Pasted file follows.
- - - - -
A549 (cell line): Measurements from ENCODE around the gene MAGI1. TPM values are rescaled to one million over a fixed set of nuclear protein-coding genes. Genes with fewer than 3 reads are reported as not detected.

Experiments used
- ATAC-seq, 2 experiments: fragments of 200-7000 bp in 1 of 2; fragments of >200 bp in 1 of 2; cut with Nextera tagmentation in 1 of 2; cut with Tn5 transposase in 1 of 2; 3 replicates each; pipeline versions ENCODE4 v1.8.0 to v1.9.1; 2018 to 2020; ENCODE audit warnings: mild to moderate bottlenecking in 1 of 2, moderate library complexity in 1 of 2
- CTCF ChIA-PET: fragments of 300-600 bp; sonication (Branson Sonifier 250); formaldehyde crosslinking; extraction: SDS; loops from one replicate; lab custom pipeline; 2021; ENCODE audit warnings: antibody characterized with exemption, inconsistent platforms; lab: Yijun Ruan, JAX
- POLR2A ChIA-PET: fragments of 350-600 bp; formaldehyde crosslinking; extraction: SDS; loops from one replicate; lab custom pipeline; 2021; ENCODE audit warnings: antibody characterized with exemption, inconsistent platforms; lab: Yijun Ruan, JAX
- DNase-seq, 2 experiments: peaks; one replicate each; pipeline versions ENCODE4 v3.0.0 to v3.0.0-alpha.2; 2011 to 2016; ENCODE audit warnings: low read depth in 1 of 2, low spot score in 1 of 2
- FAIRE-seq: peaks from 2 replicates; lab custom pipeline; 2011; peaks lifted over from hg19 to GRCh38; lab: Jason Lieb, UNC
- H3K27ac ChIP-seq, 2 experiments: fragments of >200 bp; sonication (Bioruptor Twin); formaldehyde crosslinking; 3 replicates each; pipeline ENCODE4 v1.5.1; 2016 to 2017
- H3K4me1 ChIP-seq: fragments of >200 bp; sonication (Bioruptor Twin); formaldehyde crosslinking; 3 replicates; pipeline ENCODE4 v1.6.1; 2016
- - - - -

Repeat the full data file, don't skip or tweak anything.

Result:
A549 (cell line): Measurements from ENCODE around the gene MAGI1. TPM values are rescaled to one million over a fixed set of nuclear protein-coding genes. Genes with fewer than 3 reads are reported as not detected.

Experiments used
- ATAC-seq, 2 experiments: fragments of 200-7000 bp in 1 of 2; fragments of >200 bp in 1 of 2; cut with Nextera tagmentation in 1 of 2; cut with Tn5 transposase in 1 of 2; 3 replicates each; pipeline versions ENCODE4 v1.8.0 to v1.9.1; 2018 to 2020; ENCODE audit warnings: mild to moderate bottlenecking in 1 of 2, moderate library complexity in 1 of 2
- CTCF ChIA-PET: fragments of 300-600 bp; sonication (Branson Sonifier 250); formaldehyde crosslinking; extraction: SDS; loops from one replicate; lab custom pipeline; 2021; ENCODE audit warnings: antibody characterized with exemption, inconsistent platforms; lab: Yijun Ruan, JAX
- POLR2A ChIA-PET: fragments of 350-600 bp; formaldehyde crosslinking; extraction: SDS; loops from one replicate; lab custom pipeline; 2021; ENCODE audit warnings: antibody characterized with exemption, inconsistent platforms; lab: Yijun Ruan, JAX
- DNase-seq, 2 experiments: peaks; one replicate each; pipeline versions ENCODE4 v3.0.0 to v3.0.0-alpha.2; 2011 to 2016; ENCODE audit warnings: low read depth in 1 of 2, low spot score in 1 of 2
- FAIRE-seq: peaks from 2 replicates; lab custom pipeline; 2011; peaks lifted over from hg19 to GRCh38; lab: Jason Lieb, UNC
- H3K27ac ChIP-seq, 2 experiments: fragments of >200 bp; sonication (Bioruptor Twin); formaldehyde crosslinking; 3 replicates each; pipeline ENCODE4 v1.5.1; 2016 to 2017
- H3K4me1 ChIP-seq: fragments of >200 bp; sonication (Bioruptor Twin); formaldehyde crosslinking; 3 replicates; pipeline ENCODE4 v1.6.1; 2016